Recurrent PID Ups Risk of Adverse Long-Term Outcomes



CHICAGO – Women with recurrent pelvic inflammatory disease are significantly more likely to report infertility and chronic pelvic pain long term than are those without recurrent PID, according to a secondary analysis of the PEACH study.

Rates of pregnancy (odds ratio, 1.0) and live births (OR, 0.7) were similar at 84 months after adjustment for age, race, parity, prior history of PID, and gonorrhea and chlamydia infection among 831 women with mild to moderate PID enrolled in the PID Evaluation and Clinical Health (PEACH) study. Women with recurrent PID, however, were 1.8 times more likely to report infertility and 4.2 times more likely to report chronic pelvic pain than were those without recurrent episodes of PID, lead author Dr. Maria Trent said at the meeting.

Women with a subsequent sexually transmitted infection (STI) of the lower genital tract were 2.3 times more likely to have chronic pelvic pain than were those without an STI, but not more likely to have infertility, said Dr. Trent, director of interdisciplinary education at the Johns Hopkins Children's Center in Baltimore.

She explained that much of the current knowledge of the longitudinal outcomes of women with PID has been driven by research on a Scandinavian cohort of PID inpatients enrolled between 1960 and 1984. Since that time, however, there has been a shift in biological organisms causing PID and in clinical management to the outpatient setting. Previously, 60% of patients with PID had noncoccal or chlamydial disease, whereas newer data demonstrate that as few as 30% of PID patients have noncoccal or chlamydial disease and that newer organisms such as Mycoplasma genitalium are emerging.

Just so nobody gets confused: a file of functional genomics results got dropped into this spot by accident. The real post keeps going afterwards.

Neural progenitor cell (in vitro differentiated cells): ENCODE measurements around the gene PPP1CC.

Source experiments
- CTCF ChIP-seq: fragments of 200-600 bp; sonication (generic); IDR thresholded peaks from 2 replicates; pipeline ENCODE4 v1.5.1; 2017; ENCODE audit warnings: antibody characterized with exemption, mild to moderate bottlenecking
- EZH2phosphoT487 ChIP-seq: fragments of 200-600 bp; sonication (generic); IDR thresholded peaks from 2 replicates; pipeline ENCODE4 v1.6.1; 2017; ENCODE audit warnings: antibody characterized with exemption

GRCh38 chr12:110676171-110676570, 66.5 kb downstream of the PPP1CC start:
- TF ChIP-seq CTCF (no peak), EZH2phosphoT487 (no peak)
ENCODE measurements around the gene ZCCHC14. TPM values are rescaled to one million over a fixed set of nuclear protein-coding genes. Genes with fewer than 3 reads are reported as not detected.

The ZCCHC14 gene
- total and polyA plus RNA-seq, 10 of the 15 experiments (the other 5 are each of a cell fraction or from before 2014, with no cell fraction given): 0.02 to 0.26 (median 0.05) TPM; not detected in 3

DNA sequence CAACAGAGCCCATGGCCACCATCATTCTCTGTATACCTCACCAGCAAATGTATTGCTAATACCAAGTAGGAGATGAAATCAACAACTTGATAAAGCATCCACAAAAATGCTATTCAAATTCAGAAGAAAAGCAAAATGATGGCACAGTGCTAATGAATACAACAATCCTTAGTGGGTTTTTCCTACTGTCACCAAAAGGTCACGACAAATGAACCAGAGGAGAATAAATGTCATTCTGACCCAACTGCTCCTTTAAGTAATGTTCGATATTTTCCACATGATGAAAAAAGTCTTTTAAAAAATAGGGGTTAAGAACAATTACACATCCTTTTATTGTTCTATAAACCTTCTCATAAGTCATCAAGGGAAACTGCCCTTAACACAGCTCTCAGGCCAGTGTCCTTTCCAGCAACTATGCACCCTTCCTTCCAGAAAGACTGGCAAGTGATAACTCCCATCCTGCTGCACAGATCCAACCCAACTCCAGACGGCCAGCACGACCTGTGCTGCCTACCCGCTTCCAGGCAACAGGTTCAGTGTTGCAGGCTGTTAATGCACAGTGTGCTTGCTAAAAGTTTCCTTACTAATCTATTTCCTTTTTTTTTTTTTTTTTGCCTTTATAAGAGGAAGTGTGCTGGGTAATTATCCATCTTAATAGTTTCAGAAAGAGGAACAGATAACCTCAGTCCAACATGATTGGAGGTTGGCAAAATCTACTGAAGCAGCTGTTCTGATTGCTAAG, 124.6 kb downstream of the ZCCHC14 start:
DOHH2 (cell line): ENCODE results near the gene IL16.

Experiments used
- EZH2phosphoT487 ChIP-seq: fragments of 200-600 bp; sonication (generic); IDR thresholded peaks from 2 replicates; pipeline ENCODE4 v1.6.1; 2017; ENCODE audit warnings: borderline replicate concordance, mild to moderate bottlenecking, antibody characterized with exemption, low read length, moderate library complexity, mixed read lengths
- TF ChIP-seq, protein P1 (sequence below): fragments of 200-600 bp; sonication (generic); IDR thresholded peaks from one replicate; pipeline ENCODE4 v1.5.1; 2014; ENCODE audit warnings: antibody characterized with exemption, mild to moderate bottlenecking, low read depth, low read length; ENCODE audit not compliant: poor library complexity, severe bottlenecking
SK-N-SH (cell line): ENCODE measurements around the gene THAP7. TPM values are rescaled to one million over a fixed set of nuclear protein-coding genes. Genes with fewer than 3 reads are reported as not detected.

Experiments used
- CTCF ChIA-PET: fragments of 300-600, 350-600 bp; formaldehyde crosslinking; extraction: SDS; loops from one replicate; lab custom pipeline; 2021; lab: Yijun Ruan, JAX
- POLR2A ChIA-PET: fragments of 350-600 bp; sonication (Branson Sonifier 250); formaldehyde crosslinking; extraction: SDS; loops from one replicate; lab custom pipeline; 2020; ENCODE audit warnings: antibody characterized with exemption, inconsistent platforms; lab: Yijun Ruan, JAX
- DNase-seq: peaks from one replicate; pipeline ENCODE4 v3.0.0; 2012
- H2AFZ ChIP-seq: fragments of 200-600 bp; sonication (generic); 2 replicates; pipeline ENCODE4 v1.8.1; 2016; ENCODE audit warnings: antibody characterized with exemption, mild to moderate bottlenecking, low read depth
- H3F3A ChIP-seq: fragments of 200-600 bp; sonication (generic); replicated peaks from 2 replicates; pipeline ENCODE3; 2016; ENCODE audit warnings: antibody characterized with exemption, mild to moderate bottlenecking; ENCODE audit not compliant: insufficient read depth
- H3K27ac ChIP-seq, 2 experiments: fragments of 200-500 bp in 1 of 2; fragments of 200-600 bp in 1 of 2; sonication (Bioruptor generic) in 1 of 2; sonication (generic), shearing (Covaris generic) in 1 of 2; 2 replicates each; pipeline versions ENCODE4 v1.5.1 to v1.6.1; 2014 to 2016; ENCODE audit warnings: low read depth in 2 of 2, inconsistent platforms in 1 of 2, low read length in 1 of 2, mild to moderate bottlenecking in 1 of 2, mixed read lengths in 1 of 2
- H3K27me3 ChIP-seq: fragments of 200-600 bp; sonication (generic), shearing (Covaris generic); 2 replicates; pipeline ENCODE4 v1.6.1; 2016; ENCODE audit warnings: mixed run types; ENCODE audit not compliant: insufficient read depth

In the main PEACH study analysis, there was no difference in outcomes among the 831 women, aged 14–38 years, randomized to inpatient treatment initially using intravenous cefoxitin and doxycycline, or outpatient treatment with a single intramuscular injection of cefoxitin and oral doxycycline (Obstet. Gynecol. 2005;106:573–80). Participants were primarily African American (74.5%), uninsured (43.8%) or on public insurance (33.5%), and had regular access to care (65%).

At 84 months, 21% of women reported recurrent PID, 19% were categorized as infertile, 43% reported chronic pelvic pain, 57% became pregnant, and 42% had a live birth. Among the 209 adolescents, 71% had a pregnancy, 51% had a live birth, 18% were characterized as infertile, and 39% had chronic pelvic pain.

Dr. Maria Trent and her associates said they had no relevant financial disclosures.

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